One of the least-known seminal events of American history is King Philip's War, 1675-1676, a hundred years before the American Revolution. Metacom was the real name of the Native American warrior, son of Massasoit, the famous Indian guest at the Pilgrims' first Thanksgiving. Metacom, or Philip, managed to put together an alliance of tribes in the area which is now New England, for the purpose of driving out the colonists.
Rowlandson farmland They almost succeeded. This war remains the most deadly, per capita, on both sides, in the history of our country. Victory was undecided until the very end, after Metacom was killed. His head was placed on a stake and displayed in Plymouth for over twenty years. Many of the captured Indians were sold into slavery and shipped off to the West Indies. They never again had the strength and unity to challenge the encroaching Europeans successfully. It took years for the colonists to reestablish the towns and farms that had been destroyed. Their English governors across the sea -- instead of berating themselves for not supporting the fledgling colonies -- put the blame on the colonists, and proceeded to apply a heavier hand of government in the person of the hated Edmund Andros.
The colonists felt they had survived the worst the land and its aboriginal inhabitants could throw at them, without either representation or support from the remote English monarchy. They politely obstructed Andros' measures, reestablished their own colonial governments by petition to the crown, and were from that moment on effectively independent. They trained their own ministers, elected their own local and colonial representatives, coordinated with their fellow colonies, and managed their own affairs successfully. The English leadership apparently never even thought of the possibility that a people unrepresented in their own Parliament, but fully governing themselves in a remote location, might someday lose their desire to remain subservient to English Two current-day schools government.
Elsa and her college roommate Nancy, together for a Girls' Day Out on a beautiful autumn morning, set out to see some of the ways in which these events have been remembered. Specifically, we were interested in Mary Rowlandson, the wife of John Rowlandson, one of the first licensed preachers in the Massachusetts Bay Colony. When the Indians attacked Lancaster, Mary and her youngest child were taken prisoner during King Philip's War. Her child soon died, and Mary stayed with the Indians for about three months, from February till May as they moved through the snowy woods from one hidden camp to another. She was finally ransomed by Elsa's 8th great grandfather, John Hoare. After her return, Mary Rowlandson published the diary of her ordeal, which became a best-seller.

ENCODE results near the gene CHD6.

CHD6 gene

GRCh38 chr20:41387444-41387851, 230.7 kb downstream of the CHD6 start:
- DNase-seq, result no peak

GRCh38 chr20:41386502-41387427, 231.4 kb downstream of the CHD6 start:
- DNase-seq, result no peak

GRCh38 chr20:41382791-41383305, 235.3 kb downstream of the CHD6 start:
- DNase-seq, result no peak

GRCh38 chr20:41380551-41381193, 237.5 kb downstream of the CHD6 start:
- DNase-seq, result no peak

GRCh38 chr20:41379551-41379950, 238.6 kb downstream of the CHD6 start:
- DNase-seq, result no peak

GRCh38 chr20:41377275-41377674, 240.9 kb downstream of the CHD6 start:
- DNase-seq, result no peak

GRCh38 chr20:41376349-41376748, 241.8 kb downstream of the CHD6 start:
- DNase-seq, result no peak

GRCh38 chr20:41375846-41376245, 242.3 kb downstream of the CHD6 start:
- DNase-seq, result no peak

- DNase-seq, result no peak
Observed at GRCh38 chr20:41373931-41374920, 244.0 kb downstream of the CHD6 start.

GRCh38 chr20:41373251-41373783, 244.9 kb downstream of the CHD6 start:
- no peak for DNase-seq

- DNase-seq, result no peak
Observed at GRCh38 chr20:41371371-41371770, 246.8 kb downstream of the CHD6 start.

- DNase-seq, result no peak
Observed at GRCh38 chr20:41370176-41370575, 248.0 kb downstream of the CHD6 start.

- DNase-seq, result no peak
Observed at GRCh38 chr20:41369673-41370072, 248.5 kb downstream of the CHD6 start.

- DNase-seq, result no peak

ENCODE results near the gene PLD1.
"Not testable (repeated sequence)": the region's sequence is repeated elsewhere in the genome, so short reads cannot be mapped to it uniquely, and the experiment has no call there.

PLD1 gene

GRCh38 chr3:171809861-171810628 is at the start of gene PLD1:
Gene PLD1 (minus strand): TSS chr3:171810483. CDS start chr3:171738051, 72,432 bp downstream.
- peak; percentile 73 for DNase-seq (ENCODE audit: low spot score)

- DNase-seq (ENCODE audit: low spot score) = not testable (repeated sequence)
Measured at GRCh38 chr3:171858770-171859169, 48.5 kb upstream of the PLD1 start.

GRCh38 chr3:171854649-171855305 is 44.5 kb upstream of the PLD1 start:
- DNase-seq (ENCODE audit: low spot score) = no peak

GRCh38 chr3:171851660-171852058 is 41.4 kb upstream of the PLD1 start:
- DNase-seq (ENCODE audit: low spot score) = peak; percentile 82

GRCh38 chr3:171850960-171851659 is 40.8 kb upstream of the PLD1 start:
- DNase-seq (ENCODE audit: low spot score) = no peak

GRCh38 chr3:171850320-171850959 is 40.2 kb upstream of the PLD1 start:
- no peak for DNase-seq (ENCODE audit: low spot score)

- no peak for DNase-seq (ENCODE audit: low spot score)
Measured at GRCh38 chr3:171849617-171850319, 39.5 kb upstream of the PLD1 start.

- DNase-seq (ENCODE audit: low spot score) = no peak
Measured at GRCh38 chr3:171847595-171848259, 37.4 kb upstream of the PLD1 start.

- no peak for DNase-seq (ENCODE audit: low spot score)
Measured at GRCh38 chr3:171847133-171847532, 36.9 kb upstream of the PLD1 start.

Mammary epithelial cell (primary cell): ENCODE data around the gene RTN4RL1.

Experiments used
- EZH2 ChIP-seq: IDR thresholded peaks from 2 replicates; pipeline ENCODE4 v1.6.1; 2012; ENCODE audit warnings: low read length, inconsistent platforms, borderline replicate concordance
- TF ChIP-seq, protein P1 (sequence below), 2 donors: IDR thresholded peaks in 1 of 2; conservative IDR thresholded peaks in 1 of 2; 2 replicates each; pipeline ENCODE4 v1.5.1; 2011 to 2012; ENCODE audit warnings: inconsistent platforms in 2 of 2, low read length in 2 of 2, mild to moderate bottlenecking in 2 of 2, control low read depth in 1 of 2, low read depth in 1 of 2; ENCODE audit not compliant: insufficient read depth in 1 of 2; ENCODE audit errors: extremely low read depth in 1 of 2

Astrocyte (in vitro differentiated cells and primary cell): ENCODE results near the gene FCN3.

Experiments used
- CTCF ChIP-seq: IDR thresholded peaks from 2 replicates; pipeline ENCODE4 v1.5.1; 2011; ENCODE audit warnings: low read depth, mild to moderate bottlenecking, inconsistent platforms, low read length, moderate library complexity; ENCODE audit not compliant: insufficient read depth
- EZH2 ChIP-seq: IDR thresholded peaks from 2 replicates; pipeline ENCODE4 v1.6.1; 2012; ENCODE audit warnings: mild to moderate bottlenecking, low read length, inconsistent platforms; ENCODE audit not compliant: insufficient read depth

The Rowlandson family lived near what is now Lancaster, a tiny, picturesque village about an hour west of Boston. Our first trace of them is the Mary Rowlandson Elementary School, a modern school named in honor of Mary. However, at the town center, we found that the 19th and 20th century residents had memorialized later Famous Sons: the Redemption rock beautiful church building was designed by the famous architect Charles Bulfinch (he also designed the State House in Boston); another plaque commemorates a Post-Revolution visit by General Lafayette. But most of the attention is centered on Luther Burbank, who was born in Lancaster in 1849.
We found the fields where the Rowlandson family had lived before the attack, but our chief target was farther on, in the next town, Princeton, Massachusetts. Redemption Rock, an immense boulder in the forest near our road was the site of the negotiations for her release. It has been preserved thanks to a family donation of land to a conservation trust, so we were able to photograph the rock and imagine the events of more than 300 years past, and then we enjoyed the forest itself.
Massachusetts is filled with these places and these stories, and the very effort of finding them is fun -- the narrow roads twist off in all directions, through small villages and towns where houses from hundreds of Old Mill Restaurantyears ago are still occupied and maintained, past farmstands and old mills next to rivers which, since this week's rains, are torrential -- and beautiful to see. Leaving Nancy's home in Lexington, we passed the town common, where groups of tourists admired the Minute Man statue, and drove through the beautifully preserved Minute Man National Historic Park -- the participants in the Revolution were the grandchildren and greatgrandchildren of the survivors of King Philip's War.
We completed our day with a delicious lunch at The Old Mill in Westminster, another small tree-filled town, where dozens of ducks swam in the millpond observed by busloads of Fall Foliage tourists. We felt quite settled into multiple layers of history.